When you’re starting in this discipline, though, things are a bit more, um, elaborated. Still, if your camera has a LiveView LCD screen on the back – as most do nowadays – you should be able to achieve accurate focus within a minute by pointing your scope to a bright star, putting a Bathinov mask on your telescope (here comes another accessory!) and manually focus until the “Bathinov spikes” reveal that your telescope is as perfectly focused as it can be, doing it manually at least.

A Bathinov mask, precise focus, fast

A Bathinov mask, precise focus, fast

Slewing and…shooting!

Now that you’re ready, using your mount’s control pad, instruct the mount to slew to your target, and go for a test shot. You want to make sure your target is in the frame, especially if you had a particular framing in mind.
What camera settings should you use? Being a test shot, just crank up the ISO to its highest and go for 10-15 seconds. If you don’t see anything in the test image that resembles your target, check you didn’t leave the Bathinov mask on the scope! Trust me, it will happen to you sooner or later, as it has happened to almost everyone I know.

When you manage to take a successful shot, hopefully, at least some part of the object should be visible. Otherwise, your mount alignment was not good and it would probably be a good idea to realign it. You can also make manual adjustments to the mount and repeat test shots until you’re happy with the framing. Do not expect these test shots to look amazing, by the way (or maybe yes, it’s a subjective thing). This is also a good time to check the focus by zooming in, using the camera’s LCD screen. Too high ISO may not produce an image clean enough to recognize accurate focus visually on the screen, but it can give you an idea.

We’re now ready to start shooting. First, lower that ISO setting. Since same ISO numbers behave differently in the amount of signal boost, noise and dynamic range produced by different cameras, recommending one ideal ISO number for everyone is impossible. As a general rule, be conservative and target a low ISO number such as 800. If you know your camera behaves like a champ at higher ISO numbers, try them out. Do not go for something too high though. Noise is the worst enemy of Deep-sky imaging. In fact, the main goal of deeps-sky imaging is to obtain the best signal-to-noise ratio (SNR) we possibly can. Warm temperatures also contribute to noise, so you may want to use lower ISO numbers in summer and more aggressive values in winter.

Andromeda shot with a 5D Mark II and a 500mm Refractor telescope

This image of Andromeda was taken with a 5D Mark II and a 500mm Refractor telescope. 20 subexposures, 3 minutes each.

The only other parameter we need is the exposure times. How long should you go? The question is, actually, how long can you go? You’re not limited by your own will, you’re limited by the brightness of the sky and your mount’s ability to track.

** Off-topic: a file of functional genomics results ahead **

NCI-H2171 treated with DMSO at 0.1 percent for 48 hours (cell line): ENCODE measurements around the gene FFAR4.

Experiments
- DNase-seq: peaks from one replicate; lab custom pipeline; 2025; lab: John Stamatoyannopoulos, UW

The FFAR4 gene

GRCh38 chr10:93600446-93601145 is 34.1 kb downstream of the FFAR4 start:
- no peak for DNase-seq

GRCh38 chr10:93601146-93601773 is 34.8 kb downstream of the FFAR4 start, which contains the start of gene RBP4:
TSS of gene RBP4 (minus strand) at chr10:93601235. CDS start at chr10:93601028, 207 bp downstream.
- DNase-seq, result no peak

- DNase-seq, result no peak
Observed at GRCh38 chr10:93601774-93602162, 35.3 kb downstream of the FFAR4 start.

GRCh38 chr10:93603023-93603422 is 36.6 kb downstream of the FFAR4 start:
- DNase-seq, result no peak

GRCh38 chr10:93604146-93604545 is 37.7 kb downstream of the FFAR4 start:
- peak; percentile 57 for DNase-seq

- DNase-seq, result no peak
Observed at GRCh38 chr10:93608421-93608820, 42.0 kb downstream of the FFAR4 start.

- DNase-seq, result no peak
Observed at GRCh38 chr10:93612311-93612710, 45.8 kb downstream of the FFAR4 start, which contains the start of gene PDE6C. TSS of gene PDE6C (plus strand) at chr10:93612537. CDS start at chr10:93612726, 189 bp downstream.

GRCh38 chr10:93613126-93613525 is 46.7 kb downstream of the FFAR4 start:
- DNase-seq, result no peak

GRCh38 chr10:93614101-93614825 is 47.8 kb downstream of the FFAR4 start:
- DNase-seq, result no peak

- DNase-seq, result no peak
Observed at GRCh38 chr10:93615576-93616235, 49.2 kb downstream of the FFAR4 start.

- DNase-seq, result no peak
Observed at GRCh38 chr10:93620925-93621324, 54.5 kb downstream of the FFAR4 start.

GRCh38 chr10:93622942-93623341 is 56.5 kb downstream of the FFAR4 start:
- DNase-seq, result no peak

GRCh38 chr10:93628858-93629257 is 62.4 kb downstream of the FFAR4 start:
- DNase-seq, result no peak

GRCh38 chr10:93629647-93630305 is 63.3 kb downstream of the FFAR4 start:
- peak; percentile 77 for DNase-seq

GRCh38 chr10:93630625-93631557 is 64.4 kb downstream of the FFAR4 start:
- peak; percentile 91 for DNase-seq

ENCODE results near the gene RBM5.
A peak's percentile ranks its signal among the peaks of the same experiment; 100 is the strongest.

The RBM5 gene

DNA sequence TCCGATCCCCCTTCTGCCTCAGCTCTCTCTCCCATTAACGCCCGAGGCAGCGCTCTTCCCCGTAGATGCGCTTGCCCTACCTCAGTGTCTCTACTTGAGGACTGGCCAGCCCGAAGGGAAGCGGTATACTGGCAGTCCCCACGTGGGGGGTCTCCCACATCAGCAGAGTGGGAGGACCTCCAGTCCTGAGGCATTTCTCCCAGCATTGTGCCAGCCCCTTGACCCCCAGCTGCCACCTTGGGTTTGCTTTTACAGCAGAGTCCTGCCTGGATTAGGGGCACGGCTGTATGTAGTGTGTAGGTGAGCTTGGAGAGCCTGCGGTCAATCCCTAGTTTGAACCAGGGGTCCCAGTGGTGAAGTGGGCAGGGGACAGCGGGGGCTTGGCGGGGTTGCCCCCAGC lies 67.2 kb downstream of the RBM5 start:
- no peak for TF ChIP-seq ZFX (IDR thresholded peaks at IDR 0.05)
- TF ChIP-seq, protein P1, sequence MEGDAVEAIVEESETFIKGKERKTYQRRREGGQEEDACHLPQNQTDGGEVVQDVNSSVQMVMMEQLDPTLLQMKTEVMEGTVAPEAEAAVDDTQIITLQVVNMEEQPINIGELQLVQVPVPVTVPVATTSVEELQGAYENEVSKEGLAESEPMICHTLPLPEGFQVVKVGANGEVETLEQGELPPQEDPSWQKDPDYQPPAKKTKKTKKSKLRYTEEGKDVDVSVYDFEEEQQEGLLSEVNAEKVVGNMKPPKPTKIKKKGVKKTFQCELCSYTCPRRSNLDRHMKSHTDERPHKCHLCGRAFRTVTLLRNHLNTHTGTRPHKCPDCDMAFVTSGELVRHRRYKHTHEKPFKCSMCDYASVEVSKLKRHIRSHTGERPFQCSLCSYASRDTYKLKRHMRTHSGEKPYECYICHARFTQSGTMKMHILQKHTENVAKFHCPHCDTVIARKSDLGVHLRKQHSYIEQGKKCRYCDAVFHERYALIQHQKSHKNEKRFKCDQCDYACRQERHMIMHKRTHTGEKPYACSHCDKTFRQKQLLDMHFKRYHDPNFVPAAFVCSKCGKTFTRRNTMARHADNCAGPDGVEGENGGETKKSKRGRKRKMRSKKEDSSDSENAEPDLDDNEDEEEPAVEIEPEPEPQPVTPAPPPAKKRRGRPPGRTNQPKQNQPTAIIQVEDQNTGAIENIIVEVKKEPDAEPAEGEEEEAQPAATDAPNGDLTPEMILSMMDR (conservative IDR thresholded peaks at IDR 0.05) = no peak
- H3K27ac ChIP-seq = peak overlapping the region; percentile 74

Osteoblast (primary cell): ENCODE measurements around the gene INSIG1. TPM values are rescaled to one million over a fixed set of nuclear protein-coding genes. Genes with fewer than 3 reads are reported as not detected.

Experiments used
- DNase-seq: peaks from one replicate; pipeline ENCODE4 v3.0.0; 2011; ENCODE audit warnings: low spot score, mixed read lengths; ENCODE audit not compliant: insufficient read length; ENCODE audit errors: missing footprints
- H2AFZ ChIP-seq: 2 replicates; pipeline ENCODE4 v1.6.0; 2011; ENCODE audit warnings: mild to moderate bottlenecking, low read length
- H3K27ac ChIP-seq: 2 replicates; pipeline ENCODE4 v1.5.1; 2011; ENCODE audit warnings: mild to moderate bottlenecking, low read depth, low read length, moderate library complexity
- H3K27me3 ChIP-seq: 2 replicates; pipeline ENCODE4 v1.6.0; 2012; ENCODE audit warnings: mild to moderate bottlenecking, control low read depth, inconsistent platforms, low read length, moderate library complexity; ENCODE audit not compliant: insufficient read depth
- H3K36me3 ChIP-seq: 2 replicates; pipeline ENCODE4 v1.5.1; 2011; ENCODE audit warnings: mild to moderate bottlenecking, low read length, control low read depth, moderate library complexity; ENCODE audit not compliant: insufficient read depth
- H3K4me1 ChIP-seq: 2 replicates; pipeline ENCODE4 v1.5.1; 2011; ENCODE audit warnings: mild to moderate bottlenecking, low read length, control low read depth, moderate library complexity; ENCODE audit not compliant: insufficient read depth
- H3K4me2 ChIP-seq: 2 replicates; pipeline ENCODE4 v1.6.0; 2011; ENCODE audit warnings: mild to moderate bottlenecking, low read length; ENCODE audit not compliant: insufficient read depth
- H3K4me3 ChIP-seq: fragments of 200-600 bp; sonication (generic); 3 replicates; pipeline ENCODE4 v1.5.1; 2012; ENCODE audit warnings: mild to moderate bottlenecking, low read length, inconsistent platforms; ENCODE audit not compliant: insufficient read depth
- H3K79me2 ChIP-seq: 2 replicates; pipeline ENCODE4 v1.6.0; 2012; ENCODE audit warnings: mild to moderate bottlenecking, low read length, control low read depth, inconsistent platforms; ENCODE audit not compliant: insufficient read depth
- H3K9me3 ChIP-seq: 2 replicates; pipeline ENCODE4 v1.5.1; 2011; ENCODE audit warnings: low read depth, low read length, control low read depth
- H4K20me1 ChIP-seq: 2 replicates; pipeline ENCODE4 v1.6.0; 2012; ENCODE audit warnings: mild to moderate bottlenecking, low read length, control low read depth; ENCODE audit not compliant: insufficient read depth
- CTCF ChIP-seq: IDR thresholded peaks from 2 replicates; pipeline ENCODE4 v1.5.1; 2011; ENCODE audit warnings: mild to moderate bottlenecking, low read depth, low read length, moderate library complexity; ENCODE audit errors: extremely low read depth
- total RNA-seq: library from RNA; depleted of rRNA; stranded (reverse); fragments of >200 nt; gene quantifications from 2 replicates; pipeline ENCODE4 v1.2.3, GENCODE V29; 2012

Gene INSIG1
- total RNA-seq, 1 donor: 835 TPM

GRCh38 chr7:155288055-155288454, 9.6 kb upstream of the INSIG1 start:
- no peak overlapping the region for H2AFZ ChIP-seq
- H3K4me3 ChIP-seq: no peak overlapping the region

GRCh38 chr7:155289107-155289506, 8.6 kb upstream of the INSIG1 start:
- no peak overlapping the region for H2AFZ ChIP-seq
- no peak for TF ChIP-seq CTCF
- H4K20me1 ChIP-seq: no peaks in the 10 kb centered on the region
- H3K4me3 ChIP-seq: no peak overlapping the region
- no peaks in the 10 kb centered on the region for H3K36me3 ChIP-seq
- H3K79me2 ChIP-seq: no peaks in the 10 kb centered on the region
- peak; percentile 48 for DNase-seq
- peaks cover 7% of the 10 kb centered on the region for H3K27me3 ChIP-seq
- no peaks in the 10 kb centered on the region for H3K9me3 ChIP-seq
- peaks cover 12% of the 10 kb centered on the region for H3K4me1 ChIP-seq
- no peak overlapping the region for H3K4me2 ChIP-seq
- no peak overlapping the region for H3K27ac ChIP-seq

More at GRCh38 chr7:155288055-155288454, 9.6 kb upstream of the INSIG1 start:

Your mount is turned on and it’s tracking—following the sky as it “moves”. This allows you to take images with pointy and round stars with a longer exposure than if your mount was “off”. You will discover, however, that if you take an exposure “long enough”, your stars will start to trail regardless. What? Aren’t we tracking? Yes, but tracking isn’t perfect, mounts aren’t perfect, and here is where you start to get your money’s worth. Remember when I told you to invest 70% of your budget in the mount? At this point you will understand why I said that. Better mounts will be able to track accurately for a longer time than less expensive mounts.

In fact, just by tracking, you probably won’t be able to take exposures longer than 2-3 minutes, maybe a bit more, reaching perhaps five minutes if your mount happens to be working remarkably well. There’s one fairly easy way to overcome your mount’s limitations, and that’s auto-guiding, which allows astrophotographers to take exposures that are many minutes long, sometimes even 30 or more minutes, despite the imperfections of the mount’s tracking system. I won’t cover auto-guiding in this article, but auto-guiding is something that you can look into after having done some unguided (track only) shots. Don’t wait too long, though.

With a track-only setup, try a two minutes exposure and see if the stars are trailing. If they look good, you may want to increase the exposure time to three minutes, and so on. You’re looking for the longest exposure that gives you pinpoint stars. If the stars are trailing, try two more test shots to confirm the trailing, and if so, see how decreasing exposure time affects the trailing. Anything less than two minutes is too short of an exposure. Worst case scenario? Do your best to stay above one minute.

M45 captured with a 5D Mark II and a 500mm Refractor telescope

M45 captured with a 5D Mark II and a 500mm Refractor telescope. 12 subexposures, 3 minutes each.

Once you’ve found an exposure length that works, program your intervalometer to take a number of shots at that exposure time. How many? As many as you can! Ten, twenty, thirty! The exposures are short, so don’t fear sitting for two, three hours or more just shooting at this target. Do leave a few seconds between exposures (10-15), do not use in-camera noise reduction, and do not use in-camera dark subtraction. Locking the mirror is also more than just a good idea. Also, check your “subs” from time to time between exposures on the camera’s LCD screen.

When you’ve collected a good number of subexposures, you’ve captured your first Deep-sky image. Congratulations!

This would be a good time to take some flat field shots (commonly known as “flats”) if you happen to have a flat box or a flip-flat, or similar. Google “flip-flat” for more details. However, I will skip taking flats on this first Deep-sky imaging tutorial, but keep it in mind for the next one.

What we will not skip is taking some “darks”. Darks are images of the same exposure time we used to shoot our Deep-sky object, but with the shutter closed. In other words, they’re pictures of absolute darkness. We will later use these darks to subtract dark current “noise“ from our images. You could leave your camera taking darks while you take your rig apart, for example. The temperature also needs to be the same as during the imaging session. Note: if your camera uses a Sony sensor, do not take darks. Sony sensors have very low noise and dark current, and subtracting darks might actually deteriorate your image.

Now that you’ve got the shot, ready to take your astrophotography knowledge one step further, and enhance your images with some post-processing tricks? I will show you how in the third installment of this series:
“Deep-Sky Photography Guide Part 3: Post-Processing Workflow”

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In the meantime, if you have any questions for me about the shooting process of Deep-sky photography, leave a comment for me below!